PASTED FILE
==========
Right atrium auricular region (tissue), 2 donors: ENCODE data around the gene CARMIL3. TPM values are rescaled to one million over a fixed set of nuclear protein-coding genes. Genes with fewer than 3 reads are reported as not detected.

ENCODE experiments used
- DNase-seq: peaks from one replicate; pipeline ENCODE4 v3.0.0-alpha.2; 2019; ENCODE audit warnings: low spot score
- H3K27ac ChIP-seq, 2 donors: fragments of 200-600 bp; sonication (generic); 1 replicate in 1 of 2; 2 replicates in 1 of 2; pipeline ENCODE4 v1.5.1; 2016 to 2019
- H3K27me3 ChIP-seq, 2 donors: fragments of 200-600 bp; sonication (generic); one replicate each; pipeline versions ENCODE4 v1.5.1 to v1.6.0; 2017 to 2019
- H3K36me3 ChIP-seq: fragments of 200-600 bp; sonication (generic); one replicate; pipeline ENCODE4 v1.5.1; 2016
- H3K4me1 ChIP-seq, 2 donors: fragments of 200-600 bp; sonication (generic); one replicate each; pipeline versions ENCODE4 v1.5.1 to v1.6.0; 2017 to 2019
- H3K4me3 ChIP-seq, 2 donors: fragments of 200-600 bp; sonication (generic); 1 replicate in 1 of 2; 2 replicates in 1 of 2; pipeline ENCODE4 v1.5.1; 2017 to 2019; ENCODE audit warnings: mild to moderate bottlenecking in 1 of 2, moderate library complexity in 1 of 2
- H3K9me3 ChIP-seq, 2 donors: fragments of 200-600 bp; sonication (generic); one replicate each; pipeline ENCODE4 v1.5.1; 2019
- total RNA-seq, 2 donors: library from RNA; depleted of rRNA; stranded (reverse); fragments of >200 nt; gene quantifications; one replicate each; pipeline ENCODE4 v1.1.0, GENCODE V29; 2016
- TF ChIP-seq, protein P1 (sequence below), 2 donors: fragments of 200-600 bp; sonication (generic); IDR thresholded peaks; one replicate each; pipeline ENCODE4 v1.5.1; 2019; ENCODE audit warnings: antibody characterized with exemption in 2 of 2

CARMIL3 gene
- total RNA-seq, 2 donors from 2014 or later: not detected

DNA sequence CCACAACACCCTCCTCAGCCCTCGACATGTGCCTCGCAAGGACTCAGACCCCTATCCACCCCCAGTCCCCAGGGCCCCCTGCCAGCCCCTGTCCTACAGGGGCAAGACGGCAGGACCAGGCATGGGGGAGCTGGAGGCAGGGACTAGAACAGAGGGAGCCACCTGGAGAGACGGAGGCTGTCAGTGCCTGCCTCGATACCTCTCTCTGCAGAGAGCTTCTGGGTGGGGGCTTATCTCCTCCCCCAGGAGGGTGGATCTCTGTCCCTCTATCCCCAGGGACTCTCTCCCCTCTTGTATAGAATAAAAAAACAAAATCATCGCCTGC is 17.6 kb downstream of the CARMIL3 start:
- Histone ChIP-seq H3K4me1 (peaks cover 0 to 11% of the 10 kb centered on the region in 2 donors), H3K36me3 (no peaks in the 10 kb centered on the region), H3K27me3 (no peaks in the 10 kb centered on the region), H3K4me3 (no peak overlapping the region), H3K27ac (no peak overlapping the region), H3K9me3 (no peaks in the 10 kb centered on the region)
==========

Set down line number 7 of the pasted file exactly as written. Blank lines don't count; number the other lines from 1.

- H3K4me1 ChIP-seq, 2 donors: fragments of 200-600 bp; sonication (generic); one replicate each; pipeline versions ENCODE4 v1.5.1 to v1.6.0; 2017 to 2019